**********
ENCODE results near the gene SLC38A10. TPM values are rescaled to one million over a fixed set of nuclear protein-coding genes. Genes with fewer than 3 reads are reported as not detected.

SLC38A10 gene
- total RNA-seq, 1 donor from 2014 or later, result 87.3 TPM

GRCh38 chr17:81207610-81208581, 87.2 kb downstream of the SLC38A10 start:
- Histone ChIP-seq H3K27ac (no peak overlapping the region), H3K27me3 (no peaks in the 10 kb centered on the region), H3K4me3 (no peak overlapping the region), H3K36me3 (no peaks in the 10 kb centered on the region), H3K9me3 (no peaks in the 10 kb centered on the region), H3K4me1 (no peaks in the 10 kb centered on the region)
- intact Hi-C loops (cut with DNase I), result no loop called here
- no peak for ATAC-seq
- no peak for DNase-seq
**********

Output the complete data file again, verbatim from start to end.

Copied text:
ENCODE results near the gene SLC38A10. TPM values are rescaled to one million over a fixed set of nuclear protein-coding genes. Genes with fewer than 3 reads are reported as not detected.

SLC38A10 gene
- total RNA-seq, 1 donor from 2014 or later, result 87.3 TPM

GRCh38 chr17:81207610-81208581, 87.2 kb downstream of the SLC38A10 start:
- Histone ChIP-seq H3K27ac (no peak overlapping the region), H3K27me3 (no peaks in the 10 kb centered on the region), H3K4me3 (no peak overlapping the region), H3K36me3 (no peaks in the 10 kb centered on the region), H3K9me3 (no peaks in the 10 kb centered on the region), H3K4me1 (no peaks in the 10 kb centered on the region)
- intact Hi-C loops (cut with DNase I), result no loop called here
- no peak for ATAC-seq
- no peak for DNase-seq